the Corpus do Português (Web / Dialects) has about one billion words
of data, there are much larger web-based corpora. For example,
Sketch Engine has a 3.9 billion word
corpus of Portuguese. Why not just use a corpus like this instead?
The reason why is that size is not everything.
Once the corpus is created, it is annotated for part of speech and lemma (e.g.
disse, dizemos, and dirão are all forms of the lemma dizer).
While it's easy to create a large corpus from the web for any language nowadays,
it's much harder to annotate it correctly and accurately. And without good
annotation, the corpus is almost unusable, at least for some purposes.
To correct the corpus, it requires that someone actually know Portuguese. Based on the accuracy of the Sketch Engine, it
appears that nobody did. They simply blindly ran the tagger on the corpora and
then placed them online, with little or no attempt to fix things. Quick, but not
To see what types of problems have
resulted from the inaccurate tagging and lemmatization, take a look at
the following spreadsheet.
This spreadsheet shows words starting with s- in the
Sketch Engine corpus, which have a frequency of between 1000 and 2000 tokens in
the corpus. (In other words, these are relatively frequent words) The spreadsheets group words by lemma and part of speech (noun,
verb, adjective). Potential "problem" words are highlighted in yellow
and (most problematic) orange.
look at just the verbs, we find that more than at least 46 of
these 68 frequent "verbs" aren't really verbs at all (and these
are supposedly common "verbs" -- occurring 1000 times or more). Some
of them are forms of Portuguese verbs (saíu, saimos, selecionaram,
sabiamos, sorocaba), but they are not actually lemmas (i.e. the
entry that one would find in a dictionary). Some of these at least
end in an -r, which would suggest that they might be Portuguese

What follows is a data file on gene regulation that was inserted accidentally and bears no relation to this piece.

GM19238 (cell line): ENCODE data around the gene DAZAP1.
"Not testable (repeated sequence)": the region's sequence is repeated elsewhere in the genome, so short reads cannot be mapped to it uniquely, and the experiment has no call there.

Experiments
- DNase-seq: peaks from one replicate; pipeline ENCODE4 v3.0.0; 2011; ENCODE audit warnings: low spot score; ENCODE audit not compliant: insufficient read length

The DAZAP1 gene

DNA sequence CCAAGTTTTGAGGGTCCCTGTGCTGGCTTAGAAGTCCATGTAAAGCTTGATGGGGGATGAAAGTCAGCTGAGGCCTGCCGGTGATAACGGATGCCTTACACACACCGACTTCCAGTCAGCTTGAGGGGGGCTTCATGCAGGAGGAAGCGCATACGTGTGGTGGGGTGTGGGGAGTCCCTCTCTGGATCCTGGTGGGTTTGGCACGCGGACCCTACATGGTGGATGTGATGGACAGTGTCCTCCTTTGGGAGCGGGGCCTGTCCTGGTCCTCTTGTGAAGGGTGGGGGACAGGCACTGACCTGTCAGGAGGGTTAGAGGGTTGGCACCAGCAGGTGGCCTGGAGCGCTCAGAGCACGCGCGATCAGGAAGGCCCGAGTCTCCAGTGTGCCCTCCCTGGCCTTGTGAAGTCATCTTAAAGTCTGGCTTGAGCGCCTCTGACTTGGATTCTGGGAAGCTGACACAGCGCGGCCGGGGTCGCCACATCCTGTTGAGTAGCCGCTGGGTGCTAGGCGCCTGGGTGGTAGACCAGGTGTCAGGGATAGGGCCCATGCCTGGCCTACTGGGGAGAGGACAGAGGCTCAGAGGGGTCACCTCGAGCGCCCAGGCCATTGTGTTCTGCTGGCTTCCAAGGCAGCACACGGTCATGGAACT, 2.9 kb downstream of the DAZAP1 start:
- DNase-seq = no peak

verbs in some alternate universe (secalhar, sanduichar, sinistrar,
saír, siar, sapar, soccer), but they are not actually words in
this universe. And others clearly could never be verbs (at least in
Portuguese, the language of the corpus): sensei, sibutramina,
simpatica, sm, sabados, semiárido, sobrevivencia, simple, silver,
If we were to go further
down the list -- words that occur 100-200 times, for example -- we
would find that nearly 90% of all of the entries are problematic.
For proof of this, see the
from Spanish, which covers a much larger frequency range, and
which used the same (FreeLing) tagger. We've done "probes" of the
Portuguese data at different frequency bands, and it is very similar
to what that page shows for Spanish. (Since that Spanish data was
downloaded, Sketch Engine has blocked people from downloading so
much data.) But even with these very frequent "verbs" (which occur
1000-2000 times each in the corpus), the data is extremely messy.
If you're going to create word frequency
data or language learning tools
like we've done for English, you need to carefully review thousands upon
thousands of words -- looking at their context, fixing lemmas and part of
speech, etc. And you need to have at least a rudimentary knowledge of the
language you're working with. None of this was done for these larger
Portuguese corpora and so they are -- as we have mentioned -- almost
unusable for many purposes.
With our corpus, we are reviewing each and every lemma (for
the top 40,000 lemmas in the corpus), to make sure that the lemma and the part
of speech are correct. It's a lot of work, and it takes several months to
compete. But will such a correction, we believe that we have the only large (>
one billion words) and reliable
corpus of Portuguese.